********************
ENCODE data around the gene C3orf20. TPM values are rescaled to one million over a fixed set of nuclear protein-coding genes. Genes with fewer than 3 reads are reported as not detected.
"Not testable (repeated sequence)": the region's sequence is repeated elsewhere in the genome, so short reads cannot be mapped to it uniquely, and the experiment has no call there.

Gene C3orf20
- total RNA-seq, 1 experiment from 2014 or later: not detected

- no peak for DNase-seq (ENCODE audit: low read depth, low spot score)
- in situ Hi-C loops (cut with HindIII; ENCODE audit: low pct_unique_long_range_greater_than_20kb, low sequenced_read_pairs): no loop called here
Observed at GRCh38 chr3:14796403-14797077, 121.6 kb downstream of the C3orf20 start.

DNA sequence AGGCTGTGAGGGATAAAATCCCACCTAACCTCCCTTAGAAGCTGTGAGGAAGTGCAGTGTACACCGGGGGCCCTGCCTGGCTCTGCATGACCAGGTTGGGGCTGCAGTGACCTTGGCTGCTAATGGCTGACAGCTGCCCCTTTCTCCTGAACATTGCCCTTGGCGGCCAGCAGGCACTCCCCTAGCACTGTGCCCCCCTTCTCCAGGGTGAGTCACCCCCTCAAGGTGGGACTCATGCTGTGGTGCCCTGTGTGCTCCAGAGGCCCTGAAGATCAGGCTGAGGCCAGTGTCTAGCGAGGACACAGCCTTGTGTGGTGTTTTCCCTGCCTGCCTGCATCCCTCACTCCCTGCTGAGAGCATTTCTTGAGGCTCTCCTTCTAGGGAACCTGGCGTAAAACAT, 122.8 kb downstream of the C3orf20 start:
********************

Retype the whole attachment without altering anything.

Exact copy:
ENCODE data around the gene C3orf20. TPM values are rescaled to one million over a fixed set of nuclear protein-coding genes. Genes with fewer than 3 reads are reported as not detected.
"Not testable (repeated sequence)": the region's sequence is repeated elsewhere in the genome, so short reads cannot be mapped to it uniquely, and the experiment has no call there.

Gene C3orf20
- total RNA-seq, 1 experiment from 2014 or later: not detected

- no peak for DNase-seq (ENCODE audit: low read depth, low spot score)
- in situ Hi-C loops (cut with HindIII; ENCODE audit: low pct_unique_long_range_greater_than_20kb, low sequenced_read_pairs): no loop called here
Observed at GRCh38 chr3:14796403-14797077, 121.6 kb downstream of the C3orf20 start.

DNA sequence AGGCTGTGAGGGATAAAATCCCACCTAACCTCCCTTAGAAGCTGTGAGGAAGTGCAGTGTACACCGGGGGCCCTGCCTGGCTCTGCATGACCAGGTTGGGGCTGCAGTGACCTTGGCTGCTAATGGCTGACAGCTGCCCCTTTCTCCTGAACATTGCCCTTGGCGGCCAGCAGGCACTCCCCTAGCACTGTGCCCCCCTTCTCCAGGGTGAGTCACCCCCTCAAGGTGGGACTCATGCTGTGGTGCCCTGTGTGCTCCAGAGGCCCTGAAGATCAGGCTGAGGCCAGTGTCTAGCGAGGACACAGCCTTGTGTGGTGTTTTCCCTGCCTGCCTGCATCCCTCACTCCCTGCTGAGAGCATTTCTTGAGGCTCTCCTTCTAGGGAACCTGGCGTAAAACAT, 122.8 kb downstream of the C3orf20 start: